We are so inundated with confessional parenting books and blogs that it’s hard to believe there was ever a time when brutal honesty about child-rearing seemed fresh.
Jump back 20 years, and it was revolutionary. Back then, the writer Anne Lamott introduced us to the new approach — adding a heavy dose of self-deprecating wit — with “Operating Instructions: A Journal Of My Son’s First Year,” (Pantheon Books, 1993)
Lamott is now poised to return to the genre with a book about the first year of life as a grandmother. Yes, already.
Lamott’s son Sam, the subject of “Operating Instructions,” was 19 when he told his mother that he and his girlfriend were expecting a child. The result was a baby boy named Jax and the book, “Some Assembly Required:A Journal of My Son’s First Son,” (Riverhead Hardcover) written with her son.
The book is to be published today, and Lamott’s publicity tour brings her to Washington Thursday. I caught up with her to discuss grandparenting and the cultural changes since “Operating Instructions” — a topic about which, not surprisingly, Lamott has lots of opinions.
Below is our Q&A:
What surprised you about the differences between being a parent and being a grandparent?
It’s so much easier to be a grandparent. The obviously best thing about a grandchild is that he LEAVES. You fall so madly in love with him — desperately, pathetically — but God, are you pooped by the end of the day. I was pooped at the end of the day when Sam was a baby, and I was only 35. Now I’m a hundred, and when Jax spends the night here, I feel like I’ve run a 10K. But he leaves! Sam or Amy takes him away, and I get to take a nap. It’s a great system.
Also, the grace of getting older (I’m actually only 57) is that you take everything less seriously, especially yourself. And you’re too tired to worry so much about the new kids. You know that almost all the time, kids come through, even with croup, asthma, accidents. They eat dirt, and it doesn’t kill them. You let go of things more easily. I used to say, when Sam was young, that everything I let go of had claw marks on it, but I think I’m about 50 percent better. I’m infinitely less controlling as a grandmother than I was as a mother. It’s funny, but Amy [Jax’s mother] and Sam almost never ask me for my advice on how to raise Jax, which I think is kind of rude. But also, it’s just lovely.
You write vividly of fighting the urge to control the decisions your daughter-in-law makes in terms of where to live and in the case of the baby’s croup. Many grandparents fight this urge frequently and in more mundane ways. Were there other smaller issues that frustrated you, and how did you hold yourself back?
A grandma friend of mine said something when Jax was born that has really stayed with me. I wanted to go visit Sam and Amy at their apartment in San Francisco, and clean up the kitchen for them. My friend said, “Remember how I told you it was their kid, not yours? Well, it’s also their sink.”
My default response to any conflict or difference of opinion with Sam or Amy was to try and control them — to save, rescue, manipulate, fix and manage them. But I’ve learned that this behavior is an addiction, and so while I often wanted to offer my God Ideas, I’d pray, “Please God, keep one hand around my shoulder, and one hand over my mouth.”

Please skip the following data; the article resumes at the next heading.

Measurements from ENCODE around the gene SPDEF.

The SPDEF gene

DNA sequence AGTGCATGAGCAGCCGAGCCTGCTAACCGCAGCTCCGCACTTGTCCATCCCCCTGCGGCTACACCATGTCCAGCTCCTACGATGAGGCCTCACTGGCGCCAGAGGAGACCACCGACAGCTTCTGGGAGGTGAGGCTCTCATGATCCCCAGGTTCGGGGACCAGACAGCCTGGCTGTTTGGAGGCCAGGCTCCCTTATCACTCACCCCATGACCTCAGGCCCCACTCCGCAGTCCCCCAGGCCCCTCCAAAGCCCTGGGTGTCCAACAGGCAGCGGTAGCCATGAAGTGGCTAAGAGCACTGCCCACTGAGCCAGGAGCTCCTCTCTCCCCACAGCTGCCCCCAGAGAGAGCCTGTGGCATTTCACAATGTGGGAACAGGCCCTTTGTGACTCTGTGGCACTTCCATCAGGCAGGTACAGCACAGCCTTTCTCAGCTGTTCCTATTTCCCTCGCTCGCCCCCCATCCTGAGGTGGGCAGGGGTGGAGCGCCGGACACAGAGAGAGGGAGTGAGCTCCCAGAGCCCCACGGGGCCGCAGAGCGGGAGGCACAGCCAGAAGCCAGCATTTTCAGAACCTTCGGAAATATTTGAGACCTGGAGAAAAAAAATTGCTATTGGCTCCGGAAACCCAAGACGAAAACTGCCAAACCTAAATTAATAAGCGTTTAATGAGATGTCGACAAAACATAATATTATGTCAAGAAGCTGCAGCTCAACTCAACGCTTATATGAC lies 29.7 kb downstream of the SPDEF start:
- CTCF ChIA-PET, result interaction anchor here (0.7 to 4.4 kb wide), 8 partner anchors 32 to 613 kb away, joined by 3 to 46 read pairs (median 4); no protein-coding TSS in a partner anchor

I screwed up many times with Amy, by not minding my own business, but she kept forgiving me, and I got better at not needing to inflict my goodness on everyone else.
In the 20 years separating your experience as a new parent and a new grandparent, can you talk about what broad cultural changes you’ve felt in terms of parenting?
I had Sam in 1989, and looking back, I can see how innocent a time that was — like the Walton’s, compared to now. I remember worrying when Sam was about 2 that I had damaged him irreparably by not hanging the black-and-white mobile over his crib when he was an infant, but parental pressure on their kids to achieve was not yet fanatical.
Sam went to a little Christian school for pre-K and kindergarten. His kindergarten teacher’s name was Mrs. Broom and she made me come in for a conference to discuss what a slow cutter Sam was — he cut out shapes in paper slowly. What a loser!
But as I said, times were more innocent, and I felt that this would not necessarily hold him back. (These days, parents would go to court to challenge the teacher and have her comments expunged from the child’s record.)
Things started to change around 2000. I wasn’t aware of the psycho-pressure on kids to get into certain schools until Sam and his friends started sixth grade. Then it became “Bonfire of the Vanities,” all the kids pressured to, within an inch of their lives, get all A’s, so they could go to the most prestigious high schools. They were the instantly-stresse- out Future Masters of America. Exceptionalism was the norm in Marin [County]. Somehow, I helped Sam stay out of the fray. Plus, what decent high school was going to take a kid with slow cutting on his resume?
He went to a little hippie granola junior high, and then to the local public school, five minutes away. The high-achieving kids in our town went on to all the fanciest universities — and we have a very high rate of suicide, major drug addiction, breakdown, which is very typical for great students in America.
I can’t tell you how many high school friends of Sam’s have died. The brightest, most gorgeous, accomplished boy the year ahead of Sam has done stints in Napa State Hospital.
Some of his peers thrived under super-human levels of pressure, and are already raking in the big bucks; but a lot of kids went down.
Lamott will be reading from “Some Assembly Required,” at Politics and Prose at 7 p.m. Thursday.